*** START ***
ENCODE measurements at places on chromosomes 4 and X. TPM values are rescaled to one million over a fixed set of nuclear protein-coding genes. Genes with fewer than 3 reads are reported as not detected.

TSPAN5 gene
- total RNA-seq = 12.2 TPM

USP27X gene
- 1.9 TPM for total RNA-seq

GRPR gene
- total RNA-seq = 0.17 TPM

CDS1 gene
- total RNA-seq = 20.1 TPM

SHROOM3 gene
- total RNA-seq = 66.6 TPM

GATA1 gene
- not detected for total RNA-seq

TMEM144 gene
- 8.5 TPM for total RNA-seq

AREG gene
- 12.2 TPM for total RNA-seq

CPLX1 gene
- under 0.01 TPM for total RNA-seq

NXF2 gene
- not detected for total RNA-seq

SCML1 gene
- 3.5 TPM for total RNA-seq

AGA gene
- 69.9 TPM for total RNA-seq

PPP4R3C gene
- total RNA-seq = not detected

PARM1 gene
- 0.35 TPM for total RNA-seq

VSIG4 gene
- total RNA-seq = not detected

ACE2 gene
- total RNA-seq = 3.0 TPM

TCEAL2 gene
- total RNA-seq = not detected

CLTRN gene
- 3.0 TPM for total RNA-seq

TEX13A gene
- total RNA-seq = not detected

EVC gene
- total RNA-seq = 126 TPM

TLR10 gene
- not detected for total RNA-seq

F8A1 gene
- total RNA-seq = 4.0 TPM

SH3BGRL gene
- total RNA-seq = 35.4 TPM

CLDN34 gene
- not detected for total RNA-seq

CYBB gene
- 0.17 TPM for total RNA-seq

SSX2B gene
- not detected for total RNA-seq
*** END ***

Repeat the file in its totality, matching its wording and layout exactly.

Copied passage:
ENCODE measurements at places on chromosomes 4 and X. TPM values are rescaled to one million over a fixed set of nuclear protein-coding genes. Genes with fewer than 3 reads are reported as not detected.

TSPAN5 gene
- total RNA-seq = 12.2 TPM

USP27X gene
- 1.9 TPM for total RNA-seq

GRPR gene
- total RNA-seq = 0.17 TPM

CDS1 gene
- total RNA-seq = 20.1 TPM

SHROOM3 gene
- total RNA-seq = 66.6 TPM

GATA1 gene
- not detected for total RNA-seq

TMEM144 gene
- 8.5 TPM for total RNA-seq

AREG gene
- 12.2 TPM for total RNA-seq

CPLX1 gene
- under 0.01 TPM for total RNA-seq

NXF2 gene
- not detected for total RNA-seq

SCML1 gene
- 3.5 TPM for total RNA-seq

AGA gene
- 69.9 TPM for total RNA-seq

PPP4R3C gene
- total RNA-seq = not detected

PARM1 gene
- 0.35 TPM for total RNA-seq

VSIG4 gene
- total RNA-seq = not detected

ACE2 gene
- total RNA-seq = 3.0 TPM

TCEAL2 gene
- total RNA-seq = not detected

CLTRN gene
- 3.0 TPM for total RNA-seq

TEX13A gene
- total RNA-seq = not detected

EVC gene
- total RNA-seq = 126 TPM

TLR10 gene
- not detected for total RNA-seq

F8A1 gene
- total RNA-seq = 4.0 TPM

SH3BGRL gene
- total RNA-seq = 35.4 TPM

CLDN34 gene
- not detected for total RNA-seq

CYBB gene
- 0.17 TPM for total RNA-seq

SSX2B gene
- not detected for total RNA-seq